I prefer this to my idea. 👍

I was thinking my proposal would offer some extra safety and ease some of the issues people had with the cop in #3371, but on second thought it wouldn't, any benefits would be coincidental.

@jonas054

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commented Nov 5, 2016

Having read through https://bugs.ruby-lang.org/issues/9123 I've come to the conclusion that I want to side with the people who say that there's nothing wrong with Numeric#nonzero? returning self or nil. It might be unexpected for some people, but those people have unrealistic expectations.

So I don't see a need for a new cop to report usages of nonzero?. On the other hand, there is a risk of Style/NumericPredicate auto-correct breaking code that relies on x != 0 being true or false, and such a breakage could be hard to sort out, when the changed behavior is noticed.

I suggest that we just avoid auto-correcting x != 0 (or x.nonzero? depending on configuration), and later improve this special handling by only avoiding auto-correct when the returned value might be used for something other than as a condition. This is based on the idea that @savef put forward and then retracted, but limited to x != 0 vs x.nonzero?, and limited to auto-correct (i.e. still reporting).

@Drenmi

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commented Nov 5, 2016

I've come to the conclusion that I want to side with the people who say that there's nothing wrong with Numeric#nonzero? returning self or nil. It might be unexpected for some people, but those people have unrealistic expectations.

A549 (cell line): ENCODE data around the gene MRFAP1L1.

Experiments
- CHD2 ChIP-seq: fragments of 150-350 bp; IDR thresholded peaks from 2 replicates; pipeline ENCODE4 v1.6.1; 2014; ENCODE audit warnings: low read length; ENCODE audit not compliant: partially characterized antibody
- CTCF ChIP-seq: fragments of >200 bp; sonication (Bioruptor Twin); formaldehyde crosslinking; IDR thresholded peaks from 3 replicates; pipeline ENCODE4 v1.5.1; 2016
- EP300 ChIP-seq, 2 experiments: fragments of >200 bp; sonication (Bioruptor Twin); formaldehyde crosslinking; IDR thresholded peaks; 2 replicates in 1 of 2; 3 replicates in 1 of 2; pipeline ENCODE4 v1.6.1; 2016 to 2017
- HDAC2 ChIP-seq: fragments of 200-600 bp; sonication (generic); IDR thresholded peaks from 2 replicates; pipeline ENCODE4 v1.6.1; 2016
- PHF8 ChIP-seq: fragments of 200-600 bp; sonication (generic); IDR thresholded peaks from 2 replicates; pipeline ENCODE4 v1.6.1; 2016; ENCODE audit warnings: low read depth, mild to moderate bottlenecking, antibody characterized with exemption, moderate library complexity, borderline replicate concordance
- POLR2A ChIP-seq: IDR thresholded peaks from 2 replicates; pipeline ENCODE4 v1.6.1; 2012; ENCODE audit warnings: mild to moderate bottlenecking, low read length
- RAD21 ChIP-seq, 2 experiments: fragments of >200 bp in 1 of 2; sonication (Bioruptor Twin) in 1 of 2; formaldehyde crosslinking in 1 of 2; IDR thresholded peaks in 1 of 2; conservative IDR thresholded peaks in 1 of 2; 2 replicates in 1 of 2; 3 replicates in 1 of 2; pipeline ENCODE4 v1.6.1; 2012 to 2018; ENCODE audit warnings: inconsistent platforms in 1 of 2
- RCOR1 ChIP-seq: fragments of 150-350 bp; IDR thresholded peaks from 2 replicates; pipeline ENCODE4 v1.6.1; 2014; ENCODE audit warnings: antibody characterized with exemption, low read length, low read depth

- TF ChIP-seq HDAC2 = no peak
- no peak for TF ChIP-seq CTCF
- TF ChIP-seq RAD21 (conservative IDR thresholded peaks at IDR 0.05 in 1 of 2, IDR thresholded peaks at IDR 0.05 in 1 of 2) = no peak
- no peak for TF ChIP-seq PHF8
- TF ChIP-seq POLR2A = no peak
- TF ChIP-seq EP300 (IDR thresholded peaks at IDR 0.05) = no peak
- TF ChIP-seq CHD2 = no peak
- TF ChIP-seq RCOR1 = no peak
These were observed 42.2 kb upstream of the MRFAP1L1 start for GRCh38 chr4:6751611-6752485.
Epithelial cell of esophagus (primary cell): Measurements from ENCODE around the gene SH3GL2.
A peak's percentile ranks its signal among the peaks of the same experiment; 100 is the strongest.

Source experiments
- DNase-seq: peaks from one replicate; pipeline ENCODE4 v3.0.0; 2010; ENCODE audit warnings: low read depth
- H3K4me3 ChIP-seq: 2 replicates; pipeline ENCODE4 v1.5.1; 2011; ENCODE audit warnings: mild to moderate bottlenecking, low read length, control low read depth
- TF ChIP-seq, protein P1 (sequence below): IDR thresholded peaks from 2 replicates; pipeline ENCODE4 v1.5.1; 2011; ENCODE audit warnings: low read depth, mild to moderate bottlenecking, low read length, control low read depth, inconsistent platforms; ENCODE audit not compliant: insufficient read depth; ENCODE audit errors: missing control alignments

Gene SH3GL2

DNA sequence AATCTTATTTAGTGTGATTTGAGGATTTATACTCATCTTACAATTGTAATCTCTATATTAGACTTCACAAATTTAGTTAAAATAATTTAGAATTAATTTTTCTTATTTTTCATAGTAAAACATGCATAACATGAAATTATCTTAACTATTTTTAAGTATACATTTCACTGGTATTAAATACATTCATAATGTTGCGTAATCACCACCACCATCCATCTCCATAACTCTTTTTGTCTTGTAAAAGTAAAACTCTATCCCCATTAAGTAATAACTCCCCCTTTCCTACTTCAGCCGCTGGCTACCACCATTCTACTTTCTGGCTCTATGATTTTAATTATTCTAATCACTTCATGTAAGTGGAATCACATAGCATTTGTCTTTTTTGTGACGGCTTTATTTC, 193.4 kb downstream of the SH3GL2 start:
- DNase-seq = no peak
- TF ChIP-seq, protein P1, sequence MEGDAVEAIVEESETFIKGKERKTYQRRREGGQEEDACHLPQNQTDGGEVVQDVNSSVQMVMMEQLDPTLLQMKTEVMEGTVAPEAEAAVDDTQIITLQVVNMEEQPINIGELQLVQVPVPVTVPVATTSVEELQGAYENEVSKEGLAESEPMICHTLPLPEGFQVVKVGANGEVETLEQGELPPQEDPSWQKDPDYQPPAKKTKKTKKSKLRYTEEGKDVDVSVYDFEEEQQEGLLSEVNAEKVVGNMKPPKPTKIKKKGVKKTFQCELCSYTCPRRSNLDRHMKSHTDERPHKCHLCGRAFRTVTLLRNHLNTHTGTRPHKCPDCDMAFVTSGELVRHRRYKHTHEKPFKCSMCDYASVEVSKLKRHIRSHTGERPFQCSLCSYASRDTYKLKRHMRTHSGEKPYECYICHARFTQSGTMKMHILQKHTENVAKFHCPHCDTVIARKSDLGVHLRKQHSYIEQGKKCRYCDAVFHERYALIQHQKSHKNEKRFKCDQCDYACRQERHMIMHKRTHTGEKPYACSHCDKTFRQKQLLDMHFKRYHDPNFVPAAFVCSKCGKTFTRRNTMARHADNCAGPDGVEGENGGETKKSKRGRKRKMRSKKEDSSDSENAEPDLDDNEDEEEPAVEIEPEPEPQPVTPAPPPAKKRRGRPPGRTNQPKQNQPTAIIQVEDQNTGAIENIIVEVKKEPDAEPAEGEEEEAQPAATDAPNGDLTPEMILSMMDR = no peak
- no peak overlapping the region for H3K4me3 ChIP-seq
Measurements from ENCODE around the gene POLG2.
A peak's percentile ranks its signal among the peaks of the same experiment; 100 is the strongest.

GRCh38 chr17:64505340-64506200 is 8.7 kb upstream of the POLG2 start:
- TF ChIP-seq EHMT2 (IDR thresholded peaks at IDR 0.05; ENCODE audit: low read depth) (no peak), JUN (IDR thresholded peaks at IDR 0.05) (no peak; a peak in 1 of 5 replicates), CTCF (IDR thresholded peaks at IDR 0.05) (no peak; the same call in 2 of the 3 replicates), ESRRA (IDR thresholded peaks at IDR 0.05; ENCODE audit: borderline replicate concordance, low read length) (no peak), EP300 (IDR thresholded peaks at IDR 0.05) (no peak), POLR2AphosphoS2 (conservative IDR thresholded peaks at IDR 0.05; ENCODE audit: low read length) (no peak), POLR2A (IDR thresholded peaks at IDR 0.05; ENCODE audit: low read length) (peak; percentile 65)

That's interesting. I am on the other side. 😊 However, I think the real mistake was tacking that ? onto #nonzero. If it was just #nonzero, everyone would be happy, and it's in line with methods like ActiveSupport's #presence.

I don't think it affects RuboCop that much though. I still side with your proposal on how to handle it. 😀

jonas054 added a commit to jonas054/rubocop that referenced this issue Nov 6, 2016

[Fix rubocop-hq#3598] Don't auto-correct between x.nonzero? and x != 0
The two expressions are not equivalent. `x != 0` returns `true`
or `false` while `x.nonzero?` returns `self`, i.e. `x`, or `nil`.
The user needs to be aware of these changes by making them manually.
That way a breaking change is easier to spot.

jonas054 added a commit to jonas054/rubocop that referenced this issue Nov 6, 2016

[Fix rubocop-hq#3598] Don't auto-correct between x.nonzero? and x != 0
The two expressions are not equivalent. `x != 0` returns `true`
or `false` while `x.nonzero?` returns `self`, i.e. `x`, or `nil`.
The user needs to be aware of these changes by making them manually.
That way a breaking change is easier to spot.

jonas054 added a commit to jonas054/rubocop that referenced this issue Nov 18, 2016

[Fix rubocop-hq#3598] Disregard x.nonzero? and x != 0 in NumericPredi…
…cate

The two expressions are not equivalent. `x != 0` returns `true`
or `false` while `x.nonzero?` returns `self`, i.e. `x`, or `nil`.

jonas054 added a commit to jonas054/rubocop that referenced this issue Nov 21, 2016

[Fix rubocop-hq#3598] Disregard x.nonzero? and x != 0 in NumericPredi…
…cate

The two expressions are not equivalent. `x != 0` returns `true`
or `false` while `x.nonzero?` returns `self`, i.e. `x`, or `nil`.

@bbatsov bbatsov closed this in bb9ac67 Nov 22, 2016